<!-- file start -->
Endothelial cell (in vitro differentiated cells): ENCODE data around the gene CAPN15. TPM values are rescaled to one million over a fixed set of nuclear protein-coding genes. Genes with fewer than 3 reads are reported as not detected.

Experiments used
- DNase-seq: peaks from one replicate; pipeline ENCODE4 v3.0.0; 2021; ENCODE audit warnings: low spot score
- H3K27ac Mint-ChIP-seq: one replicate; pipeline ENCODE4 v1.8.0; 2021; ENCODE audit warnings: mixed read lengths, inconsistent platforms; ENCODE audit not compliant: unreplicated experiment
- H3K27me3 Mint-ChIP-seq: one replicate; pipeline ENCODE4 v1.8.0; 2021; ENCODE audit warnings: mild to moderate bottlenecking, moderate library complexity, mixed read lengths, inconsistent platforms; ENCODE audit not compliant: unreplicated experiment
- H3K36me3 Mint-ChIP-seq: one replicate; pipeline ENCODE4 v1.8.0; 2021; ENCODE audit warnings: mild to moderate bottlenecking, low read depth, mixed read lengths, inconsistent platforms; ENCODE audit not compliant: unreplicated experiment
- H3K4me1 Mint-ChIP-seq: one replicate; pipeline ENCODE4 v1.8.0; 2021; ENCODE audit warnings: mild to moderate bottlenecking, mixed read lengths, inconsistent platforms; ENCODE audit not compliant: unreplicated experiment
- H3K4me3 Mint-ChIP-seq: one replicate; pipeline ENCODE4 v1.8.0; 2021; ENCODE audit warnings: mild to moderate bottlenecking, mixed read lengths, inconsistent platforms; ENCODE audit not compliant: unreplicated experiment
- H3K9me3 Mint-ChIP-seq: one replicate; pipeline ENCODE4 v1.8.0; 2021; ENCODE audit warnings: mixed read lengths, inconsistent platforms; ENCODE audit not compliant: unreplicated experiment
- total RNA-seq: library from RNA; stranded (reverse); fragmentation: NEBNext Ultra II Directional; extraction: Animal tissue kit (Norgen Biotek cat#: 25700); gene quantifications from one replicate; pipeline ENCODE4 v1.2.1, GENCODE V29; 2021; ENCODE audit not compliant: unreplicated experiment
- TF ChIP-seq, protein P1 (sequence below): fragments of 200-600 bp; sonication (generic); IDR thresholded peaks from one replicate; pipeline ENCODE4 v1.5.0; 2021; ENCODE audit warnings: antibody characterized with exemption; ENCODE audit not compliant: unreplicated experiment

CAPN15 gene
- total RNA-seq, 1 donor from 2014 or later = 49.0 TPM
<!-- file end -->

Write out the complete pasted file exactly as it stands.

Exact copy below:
Endothelial cell (in vitro differentiated cells): ENCODE data around the gene CAPN15. TPM values are rescaled to one million over a fixed set of nuclear protein-coding genes. Genes with fewer than 3 reads are reported as not detected.

Experiments used
- DNase-seq: peaks from one replicate; pipeline ENCODE4 v3.0.0; 2021; ENCODE audit warnings: low spot score
- H3K27ac Mint-ChIP-seq: one replicate; pipeline ENCODE4 v1.8.0; 2021; ENCODE audit warnings: mixed read lengths, inconsistent platforms; ENCODE audit not compliant: unreplicated experiment
- H3K27me3 Mint-ChIP-seq: one replicate; pipeline ENCODE4 v1.8.0; 2021; ENCODE audit warnings: mild to moderate bottlenecking, moderate library complexity, mixed read lengths, inconsistent platforms; ENCODE audit not compliant: unreplicated experiment
- H3K36me3 Mint-ChIP-seq: one replicate; pipeline ENCODE4 v1.8.0; 2021; ENCODE audit warnings: mild to moderate bottlenecking, low read depth, mixed read lengths, inconsistent platforms; ENCODE audit not compliant: unreplicated experiment
- H3K4me1 Mint-ChIP-seq: one replicate; pipeline ENCODE4 v1.8.0; 2021; ENCODE audit warnings: mild to moderate bottlenecking, mixed read lengths, inconsistent platforms; ENCODE audit not compliant: unreplicated experiment
- H3K4me3 Mint-ChIP-seq: one replicate; pipeline ENCODE4 v1.8.0; 2021; ENCODE audit warnings: mild to moderate bottlenecking, mixed read lengths, inconsistent platforms; ENCODE audit not compliant: unreplicated experiment
- H3K9me3 Mint-ChIP-seq: one replicate; pipeline ENCODE4 v1.8.0; 2021; ENCODE audit warnings: mixed read lengths, inconsistent platforms; ENCODE audit not compliant: unreplicated experiment
- total RNA-seq: library from RNA; stranded (reverse); fragmentation: NEBNext Ultra II Directional; extraction: Animal tissue kit (Norgen Biotek cat#: 25700); gene quantifications from one replicate; pipeline ENCODE4 v1.2.1, GENCODE V29; 2021; ENCODE audit not compliant: unreplicated experiment
- TF ChIP-seq, protein P1 (sequence below): fragments of 200-600 bp; sonication (generic); IDR thresholded peaks from one replicate; pipeline ENCODE4 v1.5.0; 2021; ENCODE audit warnings: antibody characterized with exemption; ENCODE audit not compliant: unreplicated experiment

CAPN15 gene
- total RNA-seq, 1 donor from 2014 or later = 49.0 TPM